Discussion in 'Books, Films, TV, Radio' started by Gage, Mar 12, 2006.
Mine has it to.
It's printed in green ink.
Ahhh, cheers Owen.
I just found this in one of my bedside drawers. My brother got me this for Christmas 2018, I’d put it away for a bit of nightly pre-sleep reading and had then completely forgotten it was there as it became buried under lots of other odds and ends..until its rediscovery today. Books coming out of my ears at the moment!
A general with RSI ??
Have finished Canada and the Liberation of the Netherlands (Goddard). Very good - to a great extent accounts from Canadian soldiers and Dutch civilians. Helped really bring it home for me.
I'm now on to a library book - C. S. Forester's The Ship, a novel of I think a fictionalized light cruiser on convoy escort duty to Malta. I didn't even know he wrote WW2 fiction but it came up when talking with my father, because apparently his novel The Good Shepherd has been adapted for film and will be released this May.
Just completed this book, which I found thought-provoking, uplifting and utterly dismaying at times too.
Just started this book
This is a VERY good book. Really good at conveying the experience of being on a sub in various situations. The disaster Young was in on his second boat (collided with a trawler and sank) was terrifying. I think it helps that I toured HMS Alliance last March, so that when Young talks about the crew spaces I have a memory of what those were like. (If you go near Portsmouth I highly recommend the sub museum.)
A classic which I first read over 50 years ago
Back in the days when we still had a king and I was a wee sprog a diesel electric boat called in at Preston Docks. Dad somehow knew the commander and I got given a tour of the boat which I think may have been a T Class. The diesel was running charging up the batteries and what has stuck in my mind to this day was the sheer noise inside the pressure hull. It was near unbearable.
I've neglected this thread a bit recently but my last few were:
The Boy Airman - Richard Petty (Not much to this one really, a generic view of WW1 by his son and a few pics and diary entries from the man himself. One for memoir completists who are more hardcore than me. PM me if you want it!)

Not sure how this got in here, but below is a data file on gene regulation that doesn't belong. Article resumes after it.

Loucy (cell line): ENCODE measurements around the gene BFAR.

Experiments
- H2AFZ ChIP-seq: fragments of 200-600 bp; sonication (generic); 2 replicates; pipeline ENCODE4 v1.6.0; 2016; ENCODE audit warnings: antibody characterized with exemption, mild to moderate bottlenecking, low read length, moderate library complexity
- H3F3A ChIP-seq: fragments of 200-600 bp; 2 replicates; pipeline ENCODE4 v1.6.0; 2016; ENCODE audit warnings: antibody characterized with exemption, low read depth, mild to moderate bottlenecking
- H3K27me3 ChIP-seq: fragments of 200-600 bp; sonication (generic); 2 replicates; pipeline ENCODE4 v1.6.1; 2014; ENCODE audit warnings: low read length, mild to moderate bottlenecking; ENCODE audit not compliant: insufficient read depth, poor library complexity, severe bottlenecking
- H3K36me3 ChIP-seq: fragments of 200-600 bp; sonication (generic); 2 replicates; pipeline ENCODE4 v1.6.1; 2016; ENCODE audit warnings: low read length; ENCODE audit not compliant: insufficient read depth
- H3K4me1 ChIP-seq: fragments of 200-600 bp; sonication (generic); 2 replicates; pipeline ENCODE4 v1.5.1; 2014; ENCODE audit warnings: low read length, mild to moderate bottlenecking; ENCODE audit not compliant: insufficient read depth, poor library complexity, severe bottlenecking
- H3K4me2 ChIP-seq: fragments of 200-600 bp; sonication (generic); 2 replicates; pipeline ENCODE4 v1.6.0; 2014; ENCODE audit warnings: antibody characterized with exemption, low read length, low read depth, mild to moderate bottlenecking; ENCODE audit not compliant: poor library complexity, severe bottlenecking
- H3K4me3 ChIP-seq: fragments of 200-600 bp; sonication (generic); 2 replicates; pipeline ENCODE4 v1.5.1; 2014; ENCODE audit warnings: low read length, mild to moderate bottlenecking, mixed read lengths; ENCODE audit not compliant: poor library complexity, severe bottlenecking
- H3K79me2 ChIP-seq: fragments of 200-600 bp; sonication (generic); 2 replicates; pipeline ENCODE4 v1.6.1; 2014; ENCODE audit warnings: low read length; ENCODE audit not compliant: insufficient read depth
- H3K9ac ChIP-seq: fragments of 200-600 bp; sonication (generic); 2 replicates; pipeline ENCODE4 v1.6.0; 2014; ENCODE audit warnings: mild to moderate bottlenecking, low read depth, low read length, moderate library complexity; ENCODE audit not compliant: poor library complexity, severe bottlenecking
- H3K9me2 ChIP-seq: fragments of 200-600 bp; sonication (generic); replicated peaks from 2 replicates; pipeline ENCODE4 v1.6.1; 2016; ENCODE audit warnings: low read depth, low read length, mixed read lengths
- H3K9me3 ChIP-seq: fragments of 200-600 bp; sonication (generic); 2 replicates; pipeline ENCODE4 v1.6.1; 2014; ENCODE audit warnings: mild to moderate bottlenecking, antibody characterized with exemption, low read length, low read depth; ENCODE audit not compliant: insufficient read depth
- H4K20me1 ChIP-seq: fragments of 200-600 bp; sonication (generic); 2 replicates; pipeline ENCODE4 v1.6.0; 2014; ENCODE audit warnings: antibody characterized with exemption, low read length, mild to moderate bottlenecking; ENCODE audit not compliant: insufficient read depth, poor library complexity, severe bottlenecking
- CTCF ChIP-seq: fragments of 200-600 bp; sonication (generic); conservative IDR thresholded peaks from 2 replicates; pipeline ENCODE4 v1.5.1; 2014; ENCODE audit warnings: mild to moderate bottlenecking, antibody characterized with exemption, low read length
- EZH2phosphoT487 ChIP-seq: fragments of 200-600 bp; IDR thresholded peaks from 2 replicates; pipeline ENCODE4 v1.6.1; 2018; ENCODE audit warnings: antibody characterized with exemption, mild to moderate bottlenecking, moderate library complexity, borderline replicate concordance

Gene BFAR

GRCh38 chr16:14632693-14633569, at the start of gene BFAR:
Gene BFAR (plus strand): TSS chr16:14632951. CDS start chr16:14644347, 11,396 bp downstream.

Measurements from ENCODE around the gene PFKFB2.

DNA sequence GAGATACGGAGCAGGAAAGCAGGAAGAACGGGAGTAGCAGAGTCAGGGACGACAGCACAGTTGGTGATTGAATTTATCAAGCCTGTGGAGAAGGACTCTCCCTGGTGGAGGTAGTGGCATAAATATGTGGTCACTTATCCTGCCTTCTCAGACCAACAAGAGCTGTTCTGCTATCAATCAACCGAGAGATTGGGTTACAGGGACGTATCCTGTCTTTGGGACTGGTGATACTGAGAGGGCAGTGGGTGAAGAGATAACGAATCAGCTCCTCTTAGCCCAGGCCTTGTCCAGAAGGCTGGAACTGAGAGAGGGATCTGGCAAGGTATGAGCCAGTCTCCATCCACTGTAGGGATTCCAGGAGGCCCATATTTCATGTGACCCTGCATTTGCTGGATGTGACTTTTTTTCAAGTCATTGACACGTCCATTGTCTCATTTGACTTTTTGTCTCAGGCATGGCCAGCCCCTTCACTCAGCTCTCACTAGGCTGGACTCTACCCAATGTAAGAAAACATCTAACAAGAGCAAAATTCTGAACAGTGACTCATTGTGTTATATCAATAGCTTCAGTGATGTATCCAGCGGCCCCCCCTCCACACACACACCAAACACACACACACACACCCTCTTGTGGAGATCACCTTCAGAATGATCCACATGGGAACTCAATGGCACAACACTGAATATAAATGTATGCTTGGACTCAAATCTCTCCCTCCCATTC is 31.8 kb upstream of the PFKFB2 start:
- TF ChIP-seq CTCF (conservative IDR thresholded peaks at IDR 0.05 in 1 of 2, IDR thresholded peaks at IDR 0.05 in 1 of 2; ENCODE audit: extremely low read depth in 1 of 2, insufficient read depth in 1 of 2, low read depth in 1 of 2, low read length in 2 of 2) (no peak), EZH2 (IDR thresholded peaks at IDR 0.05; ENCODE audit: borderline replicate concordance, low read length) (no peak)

Rovers of the Night Sky - Nighthawk MC - (WW1 long range bomber pilot. Plenty of action, all written in a boys own style. 'The Great Game' rather than the horrors of war, but a decent read nonetheless).
Dimsie - Donald Stones (Mentioned this one earlier in the thread. Cracking read of a DFC* pilot who served in the Battle of France, Britain, Malta and Burma. It combines his two previous books and adds a final few pages leading up to his retirement. At least half of the book is post war, dealing with his time in Kenya, Malaya as a DC and latterly as an aircraft salesman. His numerous failed marriages are also laid bare. All in all a very honest memoir)
I am currently reading up about the North African campaign. I have just finished ‘Tobruk and El Alamein (Australia in the war of 1939-1945)’ by Barton Maughan, and have moved on to ‘The Desert Generals’ by Corelli Barnett.
That's pretty much the genesis of the idea that there actually was a first Battle of Alamein as opposed to a series of disparate and uncoordinated actions that succeeded in keeping Rommel from the Delta through sheer good fortune.
The counter-blast against the 'Montgomery Myth' as it were.
Bilingual and profusely illustrated. Looks at the history of this small Axis ally from the prewar Yugoslav airforce to its final days. Types, history and organization well covered and decent translation too. The one book to get is you have any interest in the subject.
Ok so as a note, One Of Our Submarines is probably one of the best memoirs I've read.
I've moved on now to Battle for the Rhineland by Thompson (sorry, no cover image) and it is already driving me bonkers with how pro-Monty it is.
I've just started re-reading Naga Path, by Ursula Graham Bowyer. It always amazes me that on second reading, so many new pieces of information come forth, or you stumble upon a name that meant nothing first time around, but has significance now.
Talking with Psychopaths: A Journey into the Evil Mind
A bit about Neville Heath wartime serial killer
Picked this up on a recommend from a friend. It is a wargaming book but it's also a pretty well sourced history of the actions of the Italian Army in the USSR during 1941. Uses Italian sources and does a good job discussing the issues the Italians faced. Another book on an unusual subject for the library.
That's strange - I'd always thought that Thompson was rather critical of Montgomery. Can you provide some examples of what you think are examples of his pro-Monty-ness!!
Hm. You're right, actually, now that I look again. Some of what put me in a bad mood was his paean for Churchill at the start of chapter 2, and then there is the part in my copy on page 31 about Monty's hope for two miracles and statements following. I guess the question is, is Thompson saying that the Rhineland battle was the only way to break through into Germany or was that just what Montgomery wanted?
I don't think Montgomery thought the Rhineland battle was the only way to break into Germany but that he thought wherever the Allies tried they needed to make sure they had concentrated enough resources. God knows what Thompson thought!
Montgomery hoped for two miracles? Was one that the weather held? And the other that the Americans captured the dams before the Germans blew them and flooded the Roer river?
Separate names with a comma.